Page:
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Homechevron_rightOpinionchevron_rightEditorialchevron_rightWill the law be let...

Will the law be let take its course, or be tamed?

Will the law be let take its course, or be tamed?

Despite India's proud wrestlers - who have won accolades for the country through gold medals at the Olympics and Commonwealth Games and other contests - showing immense patience, the establishment is still unmoved and flexing its muscles against their protests of attrition. Instead of booking the culprit against whom ample evidence has been furnished by reputed wrestlers and bringing him before law, the Central government is turning a deaf year to their case. And the prime minister, who is given to going eloquent about development for all and security to girls, has not so far made his mann ki baath (his mind) clear on the issue. As for the home minister, who leads the task of protecting the citizens, wrapped up the matter last Saturday after prolonged midnight discussion with the platitude 'the law will take its own course'. The reaction of the wrestlers who took part in the talks was that the Home Minister's response fell short of their expectation. The protesters had in fact started their protest at Jantar Mantar alleging that the ruling establishment instead of allowing the law to take its course, actually arm-twisted it in the path they dictated. But the Delhi Police, which comes under the Central government, declared even the protest illegal, blocked it, took control of Jantar Mantar and banned the protest. Finally, left with no choice, the athletes decided to throw their medals into the Ganga. That was a painful re-enactment of what boxer Muhammd Ali Clay, who despite winning the world champion title in 1960 got helpless against torture of colour discrimination and threw his gold medal into the Ohio River. Here again the stars were ones who were holding a futile protest against torture. But in the meantime, the hero of the farmers' agitation, Rakesh Tikait, dissuaded them from it and bought an interim respite. Thus, the demand they raised was revised to the arrest of WFI President and BJP MP from Uttar Pradesh Brij Bhushan Singh by June 9. It was following this that they met Home Minister on Saturday night at his residence. The hour-long talks ended with a disappointing outcome, as the first reactions of the protesters made clear.

In the meantime, the prominent faces among the wrestlers who led the strike, are reported to have resumed their duty the other day. But they have also asserted that they would not back out from the strike. However, it is yet to be clear in the coming days what path the Centre meant while saying that the law will take its course. The BJP government at the Centre has so far not been prepared to resolve the demands raised in the protest that has been continuing for several months, or to lend an ear to the views of the bodies including United World Wresting on the matter. Instead, the attempt from official establishments unfortunately has been to tarnish the protest and torpedo it. The capital has been bearing witness to a modus operandi of dismantling the protests, as done to the anti-CAA agitation, and later the farmers' protest. The police expelled the protesters from Jantar Mantar and sealed it. Cases were registered against the strikers for violating law and order. Thus what we saw was the law moving against the protesters. At the same time, the accused Brij Bhushan Sharan Singh appeared before the media several times, gave a communal colour to the issue in a clever attempt to ensure support to himself. It is an accused booked under two FIRs under stringent provisions of POCSO – in which a victim need only raise a finger against an assailant for him to go behind bars – is challenging critics to prove his guilt with CCTV video, pictures or witnesses. And there was even a queer situation of his getting the support of the official machinery. And news agencies like ANI, which is customarily at the forefront for the government's propaganda, carried stories quoting Delhi Police sources that sufficient evidence could not be garnered against Brij Bhushan. But Delhi Police subsequently was constrained to deny it. And then a man, declaring himself as the uncle of a victim in the POCSO complaint, came out with a video claiming that the minor victim was being coerced to speak against the WFI president. The video even went to the extent of disclosing the identify of the victim flagrantly violating the provisions of POCSO. And Singh issued a public statement that POCSO was being misused across the country and he and his supporters would exert pressure on the Central government to revisit the law. As if that were not enough, he made an attempt to organise a grand rally of Hindu religious leaders in Ayodhya to make them raise the demand to abolish or dilute POCSO, though eventually the rally was cancelled.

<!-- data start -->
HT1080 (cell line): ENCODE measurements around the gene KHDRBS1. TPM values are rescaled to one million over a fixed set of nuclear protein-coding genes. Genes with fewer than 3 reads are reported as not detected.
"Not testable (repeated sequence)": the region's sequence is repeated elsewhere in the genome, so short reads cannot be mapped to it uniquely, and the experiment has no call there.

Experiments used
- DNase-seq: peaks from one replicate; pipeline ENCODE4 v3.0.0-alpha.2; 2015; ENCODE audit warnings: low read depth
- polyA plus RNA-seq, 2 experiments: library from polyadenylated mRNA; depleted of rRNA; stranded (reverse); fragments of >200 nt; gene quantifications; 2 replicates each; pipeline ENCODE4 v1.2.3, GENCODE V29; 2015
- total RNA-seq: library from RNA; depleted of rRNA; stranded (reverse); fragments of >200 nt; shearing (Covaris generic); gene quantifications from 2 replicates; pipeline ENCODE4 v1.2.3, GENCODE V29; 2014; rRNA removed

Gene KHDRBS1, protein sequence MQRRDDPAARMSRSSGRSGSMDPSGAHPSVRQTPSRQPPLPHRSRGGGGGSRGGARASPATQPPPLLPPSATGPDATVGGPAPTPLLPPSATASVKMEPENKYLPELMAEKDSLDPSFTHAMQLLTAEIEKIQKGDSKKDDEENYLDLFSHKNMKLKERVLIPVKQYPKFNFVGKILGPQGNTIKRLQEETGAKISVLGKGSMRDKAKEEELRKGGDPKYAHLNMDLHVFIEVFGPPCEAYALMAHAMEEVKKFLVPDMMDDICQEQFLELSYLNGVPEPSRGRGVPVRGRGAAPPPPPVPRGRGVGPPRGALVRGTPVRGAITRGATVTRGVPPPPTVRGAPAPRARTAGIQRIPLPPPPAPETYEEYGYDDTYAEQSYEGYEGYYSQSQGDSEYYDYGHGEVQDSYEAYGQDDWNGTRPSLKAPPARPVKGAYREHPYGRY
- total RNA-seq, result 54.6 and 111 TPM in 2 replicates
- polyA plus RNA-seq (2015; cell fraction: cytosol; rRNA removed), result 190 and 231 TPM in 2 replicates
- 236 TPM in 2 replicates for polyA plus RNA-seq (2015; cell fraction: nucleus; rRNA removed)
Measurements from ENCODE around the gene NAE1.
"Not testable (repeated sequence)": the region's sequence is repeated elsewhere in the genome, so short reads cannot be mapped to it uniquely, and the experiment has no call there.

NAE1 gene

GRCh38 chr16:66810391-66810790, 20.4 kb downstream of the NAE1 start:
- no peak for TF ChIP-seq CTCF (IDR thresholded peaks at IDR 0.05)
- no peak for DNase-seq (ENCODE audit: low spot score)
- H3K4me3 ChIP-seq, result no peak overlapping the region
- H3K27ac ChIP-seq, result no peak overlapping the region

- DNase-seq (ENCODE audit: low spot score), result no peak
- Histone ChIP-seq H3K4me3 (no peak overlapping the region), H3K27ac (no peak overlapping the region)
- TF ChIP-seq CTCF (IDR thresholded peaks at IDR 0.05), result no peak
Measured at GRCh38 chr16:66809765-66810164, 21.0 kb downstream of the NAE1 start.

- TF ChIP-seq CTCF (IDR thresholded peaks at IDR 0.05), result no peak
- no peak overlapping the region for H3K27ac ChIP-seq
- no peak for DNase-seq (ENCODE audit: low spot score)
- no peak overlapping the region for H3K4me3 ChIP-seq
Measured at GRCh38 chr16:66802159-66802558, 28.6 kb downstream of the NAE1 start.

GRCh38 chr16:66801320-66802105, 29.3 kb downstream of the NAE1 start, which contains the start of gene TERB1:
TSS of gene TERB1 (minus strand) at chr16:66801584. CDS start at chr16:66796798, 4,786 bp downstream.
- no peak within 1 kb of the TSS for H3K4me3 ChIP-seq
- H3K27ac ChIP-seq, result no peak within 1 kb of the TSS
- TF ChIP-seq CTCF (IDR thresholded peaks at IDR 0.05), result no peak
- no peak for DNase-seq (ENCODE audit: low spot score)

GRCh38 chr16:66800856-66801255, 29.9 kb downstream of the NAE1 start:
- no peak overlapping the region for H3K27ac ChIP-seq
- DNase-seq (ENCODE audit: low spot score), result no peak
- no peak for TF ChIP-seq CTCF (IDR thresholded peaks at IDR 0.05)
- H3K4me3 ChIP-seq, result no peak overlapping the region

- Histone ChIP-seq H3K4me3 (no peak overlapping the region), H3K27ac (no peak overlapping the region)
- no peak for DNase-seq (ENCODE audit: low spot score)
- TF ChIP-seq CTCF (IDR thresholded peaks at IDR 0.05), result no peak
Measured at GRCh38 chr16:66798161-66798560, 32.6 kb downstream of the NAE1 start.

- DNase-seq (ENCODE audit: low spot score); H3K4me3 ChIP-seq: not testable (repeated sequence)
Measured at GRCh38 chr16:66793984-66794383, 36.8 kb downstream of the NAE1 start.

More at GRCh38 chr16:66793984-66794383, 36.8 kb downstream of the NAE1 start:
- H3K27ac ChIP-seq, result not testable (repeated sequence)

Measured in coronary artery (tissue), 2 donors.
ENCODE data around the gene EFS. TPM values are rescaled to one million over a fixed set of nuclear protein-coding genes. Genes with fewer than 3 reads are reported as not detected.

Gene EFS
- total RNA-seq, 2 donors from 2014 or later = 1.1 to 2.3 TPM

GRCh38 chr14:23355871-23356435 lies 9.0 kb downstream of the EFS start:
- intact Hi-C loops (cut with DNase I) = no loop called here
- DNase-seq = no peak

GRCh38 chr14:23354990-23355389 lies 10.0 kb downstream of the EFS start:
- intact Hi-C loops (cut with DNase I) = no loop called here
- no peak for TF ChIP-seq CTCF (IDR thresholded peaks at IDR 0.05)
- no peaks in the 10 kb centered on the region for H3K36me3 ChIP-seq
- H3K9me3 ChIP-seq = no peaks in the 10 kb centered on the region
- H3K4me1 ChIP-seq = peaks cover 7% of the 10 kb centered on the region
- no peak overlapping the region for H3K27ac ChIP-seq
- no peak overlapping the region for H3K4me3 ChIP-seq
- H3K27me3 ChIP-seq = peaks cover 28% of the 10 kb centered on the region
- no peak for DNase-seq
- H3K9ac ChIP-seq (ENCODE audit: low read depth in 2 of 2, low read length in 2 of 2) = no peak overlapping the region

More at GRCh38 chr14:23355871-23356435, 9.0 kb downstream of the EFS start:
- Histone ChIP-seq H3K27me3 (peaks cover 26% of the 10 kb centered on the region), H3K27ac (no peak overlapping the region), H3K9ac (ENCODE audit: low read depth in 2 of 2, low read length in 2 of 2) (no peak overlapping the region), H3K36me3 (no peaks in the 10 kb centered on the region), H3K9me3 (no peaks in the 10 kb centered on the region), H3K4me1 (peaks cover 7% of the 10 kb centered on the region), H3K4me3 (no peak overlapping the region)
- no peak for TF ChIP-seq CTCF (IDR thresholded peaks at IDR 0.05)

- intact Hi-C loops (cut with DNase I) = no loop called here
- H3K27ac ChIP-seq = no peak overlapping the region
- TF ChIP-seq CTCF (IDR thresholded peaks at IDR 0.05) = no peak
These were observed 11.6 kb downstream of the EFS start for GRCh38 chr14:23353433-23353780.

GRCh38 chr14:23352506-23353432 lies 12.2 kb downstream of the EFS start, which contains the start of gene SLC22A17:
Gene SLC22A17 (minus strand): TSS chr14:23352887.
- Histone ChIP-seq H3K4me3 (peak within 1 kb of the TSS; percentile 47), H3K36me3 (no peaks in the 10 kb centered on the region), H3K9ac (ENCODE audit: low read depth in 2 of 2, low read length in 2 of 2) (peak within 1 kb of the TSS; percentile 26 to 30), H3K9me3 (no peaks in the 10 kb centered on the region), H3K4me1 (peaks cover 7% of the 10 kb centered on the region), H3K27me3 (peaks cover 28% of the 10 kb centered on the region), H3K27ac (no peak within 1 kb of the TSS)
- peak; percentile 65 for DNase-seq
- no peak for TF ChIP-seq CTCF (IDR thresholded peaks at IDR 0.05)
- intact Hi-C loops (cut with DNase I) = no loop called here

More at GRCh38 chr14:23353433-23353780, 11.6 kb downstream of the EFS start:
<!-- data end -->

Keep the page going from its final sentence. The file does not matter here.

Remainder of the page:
What has been in display all through the episodes is the Centre's diligence not to block the high-handed moves of the accused to bring law into his grasp. Most recently, when one observes the decision of the wrestlers to go back to duty after the talks with the Home Minister, and a set of pro-government media celebrating it, that strengthens the suspicion whether the government is out to handle the wrestlers' strike also along the lines it did the previous protests. It will soon become clear whether the Centre's decision is to really let law take its course or to tame popular protests the same way as it did earlier.

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TAGS:Wrestlers protestJantar MantarAmit ShahBrij Bhushan Sharan SinghWrestlers decide to report for workUnited World Wrestling
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